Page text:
A trip into our Chicago design showroom by an architect and his client a while back has led to an astonishing floor in the client’s Florida home. The architect and customer decided to go with a very unique style and technique in our Carlisle floors—a White Oak wood that would be painted (yes, painted) with white paint. That white paint would then be scrubbed off, hand-sanded and then given a water-based top coat that provides a clear and matte finish. Sound like something you’d want to try? Well, this project of 2,000 square feet took about 450 person-hours to complete! Yet, we think you’ll agree that the end result is pretty amazing.
Why would you start out painting that lovely wood, you may ask? Well, this process would allow for a little of the white paint to remain behind, in the "low-lying" areas of the wood grain, while the surface retained the natural oak color. The result is a nice, light white color. This is not the kind of thing that is done every day, but it’s definitely what the customer wanted. The builder, Kelly at D.C. Twin Company in Palm Beach Gardens, Florida, had not worked with us at Carlisle before and ended up sending us a nice note about her experience when the project was done:
"Hello! Okay, this is the most amazing floor and beams we have ever had privvy to do..It was very, very tricky, grueling and laborious work….These photos do not do justice for these richly casual, incredible floors. When we started on site, every carpenter, painter, and builder told us we could not do it…[the customer] is absolutely elated, surpassed her vision. In fact, she is having her custom-made rugs re-cut on-site so they don’t cover her new floors! ... it was so worth the difficult work, and thank you again for giving us the opportunity, we are really really proud!"
Well, gosh. We’re always happy when our customers are happy, but we’re also really happy when we make a new friend among the home-building community! Thank you, D.C. Twin!
Here’s a little ditty you might enjoy seeing about Carlisle doing the floors in the "Home of Distinction" in Chicago’s Highland Park. If you happen to be in the Chicago area starting today, May 28 to June 14, check out the full program.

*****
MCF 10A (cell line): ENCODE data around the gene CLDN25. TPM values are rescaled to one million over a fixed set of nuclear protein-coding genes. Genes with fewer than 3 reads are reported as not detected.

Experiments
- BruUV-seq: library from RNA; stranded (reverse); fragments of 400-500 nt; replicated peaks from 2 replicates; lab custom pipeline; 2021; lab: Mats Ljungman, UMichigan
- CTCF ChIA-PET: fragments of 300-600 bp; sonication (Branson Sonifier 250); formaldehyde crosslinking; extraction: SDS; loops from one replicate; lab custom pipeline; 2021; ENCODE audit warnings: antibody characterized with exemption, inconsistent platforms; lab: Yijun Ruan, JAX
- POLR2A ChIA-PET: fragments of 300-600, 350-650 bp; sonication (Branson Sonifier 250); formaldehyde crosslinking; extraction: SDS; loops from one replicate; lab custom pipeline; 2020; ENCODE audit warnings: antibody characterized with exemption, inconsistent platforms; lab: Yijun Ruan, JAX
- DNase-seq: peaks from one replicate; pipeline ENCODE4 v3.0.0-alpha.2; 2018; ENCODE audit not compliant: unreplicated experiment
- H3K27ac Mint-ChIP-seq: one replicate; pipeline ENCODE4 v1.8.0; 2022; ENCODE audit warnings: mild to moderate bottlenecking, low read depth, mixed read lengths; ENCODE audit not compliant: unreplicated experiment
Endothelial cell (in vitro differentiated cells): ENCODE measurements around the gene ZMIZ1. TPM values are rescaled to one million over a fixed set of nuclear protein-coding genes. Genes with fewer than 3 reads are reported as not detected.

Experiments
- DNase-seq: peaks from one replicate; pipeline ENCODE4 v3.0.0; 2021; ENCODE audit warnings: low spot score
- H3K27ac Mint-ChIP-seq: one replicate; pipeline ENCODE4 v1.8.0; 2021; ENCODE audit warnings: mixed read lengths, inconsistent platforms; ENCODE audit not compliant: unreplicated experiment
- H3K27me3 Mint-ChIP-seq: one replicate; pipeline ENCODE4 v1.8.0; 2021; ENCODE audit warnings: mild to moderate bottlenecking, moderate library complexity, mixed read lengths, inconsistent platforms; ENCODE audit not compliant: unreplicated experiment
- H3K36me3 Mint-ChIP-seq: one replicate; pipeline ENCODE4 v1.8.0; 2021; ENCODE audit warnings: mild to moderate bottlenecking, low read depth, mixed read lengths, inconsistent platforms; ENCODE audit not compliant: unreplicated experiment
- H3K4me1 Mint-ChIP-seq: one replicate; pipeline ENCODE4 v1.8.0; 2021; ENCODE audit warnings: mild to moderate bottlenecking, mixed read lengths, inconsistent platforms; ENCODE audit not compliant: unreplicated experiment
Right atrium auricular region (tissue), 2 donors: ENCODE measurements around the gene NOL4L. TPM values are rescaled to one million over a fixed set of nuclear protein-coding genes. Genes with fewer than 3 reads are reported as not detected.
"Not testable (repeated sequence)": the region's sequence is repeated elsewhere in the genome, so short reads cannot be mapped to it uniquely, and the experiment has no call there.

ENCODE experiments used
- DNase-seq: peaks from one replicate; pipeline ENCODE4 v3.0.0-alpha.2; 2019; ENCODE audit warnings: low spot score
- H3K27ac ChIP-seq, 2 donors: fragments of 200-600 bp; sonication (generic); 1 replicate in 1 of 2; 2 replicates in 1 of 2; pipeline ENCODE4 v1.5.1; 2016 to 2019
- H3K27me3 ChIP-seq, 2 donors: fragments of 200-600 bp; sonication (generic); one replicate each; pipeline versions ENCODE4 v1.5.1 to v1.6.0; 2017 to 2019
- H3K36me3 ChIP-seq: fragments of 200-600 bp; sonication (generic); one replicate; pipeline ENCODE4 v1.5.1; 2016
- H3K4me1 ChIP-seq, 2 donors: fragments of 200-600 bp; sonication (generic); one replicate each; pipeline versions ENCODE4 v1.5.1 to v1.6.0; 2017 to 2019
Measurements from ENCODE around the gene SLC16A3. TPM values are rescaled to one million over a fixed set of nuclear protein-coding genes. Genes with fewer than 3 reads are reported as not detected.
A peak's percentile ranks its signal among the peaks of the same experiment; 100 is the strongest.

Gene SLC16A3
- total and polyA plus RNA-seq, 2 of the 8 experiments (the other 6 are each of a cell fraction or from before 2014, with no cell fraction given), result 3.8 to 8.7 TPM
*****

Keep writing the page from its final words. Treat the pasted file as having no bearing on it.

A couple in Massachusetts is installing this Carlisle floor, an Antique Heart Pine model with 4 to 12" inch widths, in their historic home after falling in love with our showroom, our mill and our floors. They’re waiting to hear if "This Old House’ is going to be filming at their home soon. We’ll let you know when we find out!
Cheryl Workman and her husband came by Carlisle’s showroom and offices in Stoddard, New Hampshire last summer and fell in love with our Antique Oak floor. Six months later, they untook the renovation project—installing the Antique Oak in their small kitchen in Michigan. The floor shown here was prefinished with an Amber stain and is 7-inch widths. Cheryl writes…
…(The kitchen project) was a lot of mess, but so worth every minute of it. Thank you so much. I could not be happier.
Back on March 25, we told you about Cheryl Parker and Marc Batcheldor and how they are building one of the greenest homes in the country, over in Portsmouth, New Hampshire, not so far from our Carlisle headquarters. We’re quite proud to be part of this project, which is now about to be revealed to the public in the Portsmouth Sustainability Tour. Cheryl and Marc’s house is featured on the May 16 "Sustainability at Home" tour featuring homes and organizations that are demonstrating sustainable building materials or other energy saving practices. Their home appears on this map as #7: The Zero Net Energy Home! Cheryl and Marc intend that their home will achieve platinum level LEED certification and their zero net energy designation means they will produce as much energy as they use. Their home is a 1,350-square-foot passive solar that they designed and engineered themselves. Each material they used in their home was considered for where it was manufactured, its chemical content and its sustainability—and that’s why they chose Carlisle Wide Plank Antique Heart Pine, crafted in 4-inch to 10-inch random widths. March and Cheryl installed the floor themselves.
If you’re in the Portsmouth, New Hampshire neighborhood on May 16, why not drop in to the Sustainability at Home tour and see Marc and Cheryl’s home up close?